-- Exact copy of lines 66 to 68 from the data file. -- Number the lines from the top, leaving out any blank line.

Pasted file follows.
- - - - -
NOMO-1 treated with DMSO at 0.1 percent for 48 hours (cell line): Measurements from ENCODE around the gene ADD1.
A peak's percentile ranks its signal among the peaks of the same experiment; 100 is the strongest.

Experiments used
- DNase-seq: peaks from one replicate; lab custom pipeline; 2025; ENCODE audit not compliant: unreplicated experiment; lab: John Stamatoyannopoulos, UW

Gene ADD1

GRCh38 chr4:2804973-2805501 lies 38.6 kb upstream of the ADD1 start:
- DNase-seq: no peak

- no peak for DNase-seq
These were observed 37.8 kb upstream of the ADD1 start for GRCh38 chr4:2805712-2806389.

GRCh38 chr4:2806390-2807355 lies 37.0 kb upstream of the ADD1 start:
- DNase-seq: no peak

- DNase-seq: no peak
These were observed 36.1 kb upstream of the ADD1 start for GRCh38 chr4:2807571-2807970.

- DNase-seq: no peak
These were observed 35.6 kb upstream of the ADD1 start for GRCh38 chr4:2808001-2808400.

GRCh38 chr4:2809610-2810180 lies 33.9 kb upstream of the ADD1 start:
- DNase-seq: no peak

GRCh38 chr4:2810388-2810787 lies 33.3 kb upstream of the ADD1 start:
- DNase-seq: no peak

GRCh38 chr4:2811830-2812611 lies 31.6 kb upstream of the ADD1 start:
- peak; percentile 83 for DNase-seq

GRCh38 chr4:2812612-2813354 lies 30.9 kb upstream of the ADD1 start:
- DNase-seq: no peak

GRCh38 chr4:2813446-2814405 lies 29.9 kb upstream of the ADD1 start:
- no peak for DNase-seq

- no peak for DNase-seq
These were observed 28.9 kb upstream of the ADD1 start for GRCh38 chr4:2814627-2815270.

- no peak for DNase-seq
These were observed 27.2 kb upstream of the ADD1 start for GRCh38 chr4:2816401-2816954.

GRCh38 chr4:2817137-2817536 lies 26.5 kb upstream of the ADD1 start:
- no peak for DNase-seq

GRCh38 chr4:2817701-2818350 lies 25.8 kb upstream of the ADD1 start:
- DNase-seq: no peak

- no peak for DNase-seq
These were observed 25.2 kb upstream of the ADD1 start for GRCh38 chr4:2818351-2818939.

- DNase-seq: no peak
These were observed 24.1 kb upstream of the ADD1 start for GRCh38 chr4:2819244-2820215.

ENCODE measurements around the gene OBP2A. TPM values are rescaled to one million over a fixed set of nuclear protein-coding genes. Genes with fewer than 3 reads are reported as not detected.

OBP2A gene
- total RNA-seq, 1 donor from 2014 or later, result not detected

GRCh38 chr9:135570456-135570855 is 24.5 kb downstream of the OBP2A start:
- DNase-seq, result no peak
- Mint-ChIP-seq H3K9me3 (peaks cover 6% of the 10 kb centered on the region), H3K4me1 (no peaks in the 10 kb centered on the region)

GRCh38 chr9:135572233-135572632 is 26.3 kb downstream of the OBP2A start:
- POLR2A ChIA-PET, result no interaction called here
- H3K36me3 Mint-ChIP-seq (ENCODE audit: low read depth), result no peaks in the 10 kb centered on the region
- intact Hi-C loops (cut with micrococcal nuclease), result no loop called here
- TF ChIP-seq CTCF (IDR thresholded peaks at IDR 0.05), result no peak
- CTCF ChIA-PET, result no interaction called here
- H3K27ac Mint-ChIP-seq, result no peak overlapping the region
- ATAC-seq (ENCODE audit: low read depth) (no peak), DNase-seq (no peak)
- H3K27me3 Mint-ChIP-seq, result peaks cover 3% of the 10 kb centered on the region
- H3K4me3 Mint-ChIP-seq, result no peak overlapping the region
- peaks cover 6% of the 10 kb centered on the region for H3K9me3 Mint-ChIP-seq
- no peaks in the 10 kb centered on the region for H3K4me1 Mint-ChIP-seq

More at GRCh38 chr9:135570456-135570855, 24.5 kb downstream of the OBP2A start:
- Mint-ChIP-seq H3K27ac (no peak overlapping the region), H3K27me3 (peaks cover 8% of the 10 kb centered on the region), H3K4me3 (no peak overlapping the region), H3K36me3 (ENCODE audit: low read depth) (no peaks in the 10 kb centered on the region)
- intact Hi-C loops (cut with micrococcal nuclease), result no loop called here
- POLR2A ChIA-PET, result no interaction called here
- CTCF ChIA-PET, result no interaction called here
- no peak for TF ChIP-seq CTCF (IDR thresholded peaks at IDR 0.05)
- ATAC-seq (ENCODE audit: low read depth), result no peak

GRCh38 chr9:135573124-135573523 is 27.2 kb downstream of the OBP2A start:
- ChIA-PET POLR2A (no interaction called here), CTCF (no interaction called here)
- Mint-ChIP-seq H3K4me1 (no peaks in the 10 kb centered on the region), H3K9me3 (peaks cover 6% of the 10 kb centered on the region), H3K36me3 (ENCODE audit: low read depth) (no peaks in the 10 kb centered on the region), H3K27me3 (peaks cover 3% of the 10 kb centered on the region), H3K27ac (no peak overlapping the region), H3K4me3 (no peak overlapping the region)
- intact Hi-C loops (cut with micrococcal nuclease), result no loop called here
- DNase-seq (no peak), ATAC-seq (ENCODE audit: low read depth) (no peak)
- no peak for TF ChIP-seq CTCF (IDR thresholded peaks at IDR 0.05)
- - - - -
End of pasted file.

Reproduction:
- intact Hi-C loops (cut with micrococcal nuclease), result no loop called here
- DNase-seq (no peak), ATAC-seq (ENCODE audit: low read depth) (no peak)
- no peak for TF ChIP-seq CTCF (IDR thresholded peaks at IDR 0.05)